In addition, a dedicated server to monitor downloads, active gamers and rewards was developed to register students’ cumulative points as they played. The rewards system was based on the following rules: the game differentiated between play points and knowledge points. All the statements/questions had one correct answer. In the app interface, a correct or wrong answer to a knowledge question (both) triggered the “explanation” for emphasis purposes after which the player returned to the play part of the game. The correct answers earned points (each point was worth 1 Uganda Shilling of airtime). Knowledge points were given based on the following rules: a correct answer to a given question the 1st time earned 500 points, 400 points on the second trial by the same person, 300 points on the 3rd trial, 200 points on the 4th trial, 100 points on the 5th trial and no points after the 5th trial.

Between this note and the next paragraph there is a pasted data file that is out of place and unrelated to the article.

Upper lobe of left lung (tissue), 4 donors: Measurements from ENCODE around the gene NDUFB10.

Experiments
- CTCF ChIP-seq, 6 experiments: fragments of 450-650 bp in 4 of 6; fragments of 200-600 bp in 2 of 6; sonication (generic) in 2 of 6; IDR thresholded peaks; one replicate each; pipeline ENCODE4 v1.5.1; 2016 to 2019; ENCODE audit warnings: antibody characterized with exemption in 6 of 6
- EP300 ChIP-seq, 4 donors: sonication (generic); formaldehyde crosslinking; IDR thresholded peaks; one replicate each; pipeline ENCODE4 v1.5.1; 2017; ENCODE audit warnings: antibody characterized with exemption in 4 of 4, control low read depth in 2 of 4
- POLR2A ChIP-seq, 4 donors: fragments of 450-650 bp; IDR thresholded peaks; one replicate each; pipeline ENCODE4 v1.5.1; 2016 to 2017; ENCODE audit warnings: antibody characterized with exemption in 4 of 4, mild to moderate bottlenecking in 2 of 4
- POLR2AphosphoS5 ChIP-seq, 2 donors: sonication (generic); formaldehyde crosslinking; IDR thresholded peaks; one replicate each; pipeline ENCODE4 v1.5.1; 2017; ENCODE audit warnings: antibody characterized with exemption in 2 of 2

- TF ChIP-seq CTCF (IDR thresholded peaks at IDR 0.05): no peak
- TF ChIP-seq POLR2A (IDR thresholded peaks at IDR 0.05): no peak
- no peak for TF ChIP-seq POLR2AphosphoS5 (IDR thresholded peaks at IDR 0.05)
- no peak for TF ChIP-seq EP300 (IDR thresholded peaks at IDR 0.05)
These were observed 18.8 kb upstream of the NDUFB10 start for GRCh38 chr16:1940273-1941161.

What Evidence do you have that your Innovation works?